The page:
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Sepsis and Critical Illness Research Center investigators: protocols and standard operating procedures for a prospective cohort study of sepsis in critically ill surgical patients
  1. Tyler J Loftus1,2,
  2. Juan C Mira1,2,
  3. Tezcan Ozrazgat-Baslanti1,3,
  4. Gabriella L Ghita4,
  5. Zhongkai Wang4,
  6. Julie A Stortz1,2,
  7. Babette A Brumback1,4,
  8. Azra Bihorac1,3,
  9. Mark S Segal1,5,
  10. Stephen D Anton1,6,
  11. Christiaan Leeuwenburgh1,6,
  12. Alicia M Mohr1,2,
  13. Philip A Efron1,2,
  14. Lyle L Moldawer1,2,
  15. Frederick A Moore1,2,
  16. Scott C Brakenridge1,2
  1. 1 Department of Surgery, Sepsis and Critical Illness Research Center in Gainesville, University of Florida Health, Gainesville, Florida, USA
  2. 2 Department of Surgery, University of Florida Health, Gainesville, Florida, USA
  3. 3 Department of Anesthesiology, University of Florida Health, Gainesville, Florida, USA
  4. 4 Department of Biostatistics, University of Florida Health, Gainesville, Florida, USA
  5. 5 Department of Medicine, University of Florida Health, Gainesville, Florida, USA
  6. 6 Institute on Aging, University of Florida Health, Gainesville, Florida, USA
  1. Correspondence to Dr Scott C Brakenridge; Scott.Brakenridge{at}surgery.ufl.edu

Abstract

Introduction Sepsis is a common, costly and morbid cause of critical illness in trauma and surgical patients. Ongoing advances in sepsis resuscitation and critical care support strategies have led to improved in-hospital mortality. However, these patients now survive to enter state of chronic critical illness (CCI), persistent low-grade organ dysfunction and poor long-term outcomes driven by the persistent inflammation, immunosuppression and catabolism syndrome (PICS). The Sepsis and Critical Illness Research Center (SCIRC) was created to provide a platform by which the prevalence and pathogenesis of CCI and PICS may be understood at a mechanistic level across multiple medical disciplines, leading to the development of novel management strategies and targeted therapies.

Methods Here, we describe the design, study cohort and standard operating procedures used in the prospective study of human sepsis at a level 1 trauma centre and tertiary care hospital providing care for over 2600 critically ill patients annually. These procedures include implementation of an automated sepsis surveillance initiative, augmentation of clinical decisions with a computerised sepsis protocol, strategies for direct exportation of quality-filtered data from the electronic medical record to a research database and robust long-term follow-up.

Ethics and dissemination This study has been registered at ClinicalTrials.gov, approved by the University of Florida Institutional Review Board and is actively enrolling subjects. Dissemination of results is forthcoming.

  • immunology
  • health informatics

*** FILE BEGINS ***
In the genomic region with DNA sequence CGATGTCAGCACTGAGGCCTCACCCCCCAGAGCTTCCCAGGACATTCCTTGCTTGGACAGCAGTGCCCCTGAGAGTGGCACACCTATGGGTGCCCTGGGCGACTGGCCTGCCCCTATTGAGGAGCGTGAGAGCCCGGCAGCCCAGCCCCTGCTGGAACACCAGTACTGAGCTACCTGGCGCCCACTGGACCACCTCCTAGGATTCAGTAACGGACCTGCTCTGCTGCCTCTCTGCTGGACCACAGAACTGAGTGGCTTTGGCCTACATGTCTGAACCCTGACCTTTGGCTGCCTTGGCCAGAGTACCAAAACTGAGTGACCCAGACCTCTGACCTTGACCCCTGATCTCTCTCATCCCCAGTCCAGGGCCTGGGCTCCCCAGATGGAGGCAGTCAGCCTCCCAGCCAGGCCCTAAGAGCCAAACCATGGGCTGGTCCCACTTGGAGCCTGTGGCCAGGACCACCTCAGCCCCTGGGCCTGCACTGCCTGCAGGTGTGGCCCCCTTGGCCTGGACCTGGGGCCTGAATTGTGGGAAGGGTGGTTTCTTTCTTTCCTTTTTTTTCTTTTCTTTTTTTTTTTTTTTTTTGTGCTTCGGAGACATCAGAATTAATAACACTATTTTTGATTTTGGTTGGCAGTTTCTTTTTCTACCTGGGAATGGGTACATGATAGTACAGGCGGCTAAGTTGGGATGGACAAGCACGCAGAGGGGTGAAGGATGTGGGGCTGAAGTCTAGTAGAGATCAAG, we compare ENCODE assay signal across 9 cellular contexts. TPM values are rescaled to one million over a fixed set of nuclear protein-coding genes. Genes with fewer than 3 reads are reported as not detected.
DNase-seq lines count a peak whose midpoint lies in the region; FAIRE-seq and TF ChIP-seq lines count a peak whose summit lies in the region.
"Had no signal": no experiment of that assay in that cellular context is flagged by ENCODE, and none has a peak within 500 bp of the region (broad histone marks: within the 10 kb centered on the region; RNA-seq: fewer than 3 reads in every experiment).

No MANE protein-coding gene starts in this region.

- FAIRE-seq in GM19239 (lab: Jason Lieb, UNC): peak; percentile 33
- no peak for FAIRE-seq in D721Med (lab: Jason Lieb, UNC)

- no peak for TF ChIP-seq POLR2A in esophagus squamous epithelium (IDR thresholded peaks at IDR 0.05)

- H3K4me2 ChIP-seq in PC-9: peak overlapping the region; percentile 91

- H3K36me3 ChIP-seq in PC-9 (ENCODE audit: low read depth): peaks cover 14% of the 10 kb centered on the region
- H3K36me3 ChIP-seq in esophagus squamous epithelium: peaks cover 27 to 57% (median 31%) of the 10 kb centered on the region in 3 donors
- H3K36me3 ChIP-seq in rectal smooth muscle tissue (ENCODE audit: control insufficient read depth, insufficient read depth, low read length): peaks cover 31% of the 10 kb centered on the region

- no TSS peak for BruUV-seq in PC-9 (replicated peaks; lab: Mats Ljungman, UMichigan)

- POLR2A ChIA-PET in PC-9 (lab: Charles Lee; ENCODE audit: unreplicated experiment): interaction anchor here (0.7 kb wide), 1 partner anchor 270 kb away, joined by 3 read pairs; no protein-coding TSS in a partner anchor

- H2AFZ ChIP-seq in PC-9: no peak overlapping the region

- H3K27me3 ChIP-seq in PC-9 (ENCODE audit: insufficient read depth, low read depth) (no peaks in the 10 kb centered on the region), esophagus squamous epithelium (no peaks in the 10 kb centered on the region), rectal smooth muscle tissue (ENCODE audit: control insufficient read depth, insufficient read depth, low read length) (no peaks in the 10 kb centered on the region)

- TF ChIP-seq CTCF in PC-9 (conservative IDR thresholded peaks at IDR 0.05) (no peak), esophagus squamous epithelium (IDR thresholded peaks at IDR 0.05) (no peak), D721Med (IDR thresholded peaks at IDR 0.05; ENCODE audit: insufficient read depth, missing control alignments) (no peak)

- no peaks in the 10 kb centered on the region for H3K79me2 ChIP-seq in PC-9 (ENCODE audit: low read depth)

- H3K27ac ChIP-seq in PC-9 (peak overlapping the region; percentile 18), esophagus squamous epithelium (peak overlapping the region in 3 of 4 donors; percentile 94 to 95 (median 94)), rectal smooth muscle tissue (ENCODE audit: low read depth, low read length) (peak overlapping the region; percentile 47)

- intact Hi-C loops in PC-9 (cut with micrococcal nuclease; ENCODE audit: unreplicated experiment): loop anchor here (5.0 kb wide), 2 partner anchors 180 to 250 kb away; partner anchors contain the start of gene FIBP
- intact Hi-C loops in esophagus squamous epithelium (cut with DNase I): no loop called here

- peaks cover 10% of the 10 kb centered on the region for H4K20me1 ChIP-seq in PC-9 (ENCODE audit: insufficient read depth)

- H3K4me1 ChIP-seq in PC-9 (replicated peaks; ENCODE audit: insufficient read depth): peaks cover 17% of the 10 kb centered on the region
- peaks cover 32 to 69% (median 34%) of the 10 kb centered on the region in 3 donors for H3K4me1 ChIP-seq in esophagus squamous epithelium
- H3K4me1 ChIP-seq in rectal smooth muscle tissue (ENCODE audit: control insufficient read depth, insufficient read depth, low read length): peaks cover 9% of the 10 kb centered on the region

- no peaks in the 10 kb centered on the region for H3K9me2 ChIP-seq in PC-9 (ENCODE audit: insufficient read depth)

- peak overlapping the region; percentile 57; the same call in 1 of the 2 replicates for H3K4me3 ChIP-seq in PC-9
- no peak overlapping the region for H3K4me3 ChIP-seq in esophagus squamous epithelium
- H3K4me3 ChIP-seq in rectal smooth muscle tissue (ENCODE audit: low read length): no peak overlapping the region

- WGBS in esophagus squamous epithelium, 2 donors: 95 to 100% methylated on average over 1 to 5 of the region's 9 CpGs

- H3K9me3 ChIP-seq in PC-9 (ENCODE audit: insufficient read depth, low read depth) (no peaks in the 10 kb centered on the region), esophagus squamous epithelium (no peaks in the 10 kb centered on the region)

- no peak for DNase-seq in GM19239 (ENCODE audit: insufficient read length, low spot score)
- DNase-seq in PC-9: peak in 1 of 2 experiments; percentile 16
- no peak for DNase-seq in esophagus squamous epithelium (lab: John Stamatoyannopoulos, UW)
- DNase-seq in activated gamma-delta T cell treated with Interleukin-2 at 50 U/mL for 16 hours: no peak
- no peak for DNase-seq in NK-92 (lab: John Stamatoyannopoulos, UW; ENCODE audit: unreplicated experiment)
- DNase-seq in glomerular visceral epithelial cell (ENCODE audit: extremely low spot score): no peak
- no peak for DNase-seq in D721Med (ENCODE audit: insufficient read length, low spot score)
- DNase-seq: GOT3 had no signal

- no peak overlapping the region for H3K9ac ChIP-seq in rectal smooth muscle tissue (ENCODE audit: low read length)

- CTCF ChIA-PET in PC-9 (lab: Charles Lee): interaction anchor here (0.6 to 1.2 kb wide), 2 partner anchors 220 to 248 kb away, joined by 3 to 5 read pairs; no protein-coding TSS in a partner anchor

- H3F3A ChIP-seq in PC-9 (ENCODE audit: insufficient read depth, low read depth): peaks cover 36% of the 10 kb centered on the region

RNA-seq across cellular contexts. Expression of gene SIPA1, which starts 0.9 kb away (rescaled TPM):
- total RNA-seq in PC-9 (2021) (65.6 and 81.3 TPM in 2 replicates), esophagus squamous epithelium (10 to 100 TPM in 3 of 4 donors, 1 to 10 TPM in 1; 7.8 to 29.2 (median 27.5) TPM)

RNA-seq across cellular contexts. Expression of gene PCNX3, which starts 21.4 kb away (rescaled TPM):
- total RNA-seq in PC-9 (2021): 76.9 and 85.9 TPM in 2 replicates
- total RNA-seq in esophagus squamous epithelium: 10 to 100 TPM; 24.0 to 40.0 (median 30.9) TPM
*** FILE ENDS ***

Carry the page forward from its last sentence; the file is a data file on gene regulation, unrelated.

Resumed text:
• adult intensive & critical care
  • adult surgery
  • protocols & guidelines

This is an Open Access article distributed in accordance with the Creative Commons Attribution Non Commercial (CC BY-NC 4.0) license, which permits others to distribute, remix, adapt, build upon this work non-commercially, and license their derivative works on different terms, provided the original work is properly cited and the use is non-commercial. See: http://creativecommons.org/licenses/by-nc/4.0/

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Strengths and limitations of this study

  • Computerised decision support will minimise the influence of variability in management practices.

  • Robust long-term follow-up will allow for deeper understanding of functional recovery following sepsis.

  • Investigation of targeted therapies is currently limited by deficiencies in our understanding of sepsis pathophysiology.

Introduction

Sepsis as both a cause and a complication of surgical intensive care unit (ICU) admission is common, costly and morbid. Hospitalisation with sepsis has become more common than hospitalisation with myocardial infarction, with annual costs over US$20 billion in the USA.1 2 Mortality rates for sepsis range from 18%–28%, and remain unacceptably high despite more than 30 years of intensive research.3 4 Recent advances in resuscitation strategies have improved in-hospital mortality, but sepsis survivors often enter a state of chronic critical illness (CCI) driven by the persistent inflammation, immunosuppression and catabolism syndrome (PICS)5 6 (figure 1). However, the pathophysiology of these conditions remains incompletely understood. The Sepsis and Critical Illness Research Center (SCIRC) was created to provide a platform to better understand the pathophysiology of PICS. The objective of this prospective cohort study of sepsis in critically ill surgical patients is to understand the prevalence and pathogenesis of PICS at a mechanistic level across multiple medical disciplines, leading to the development of novel management strategies and targeted therapies.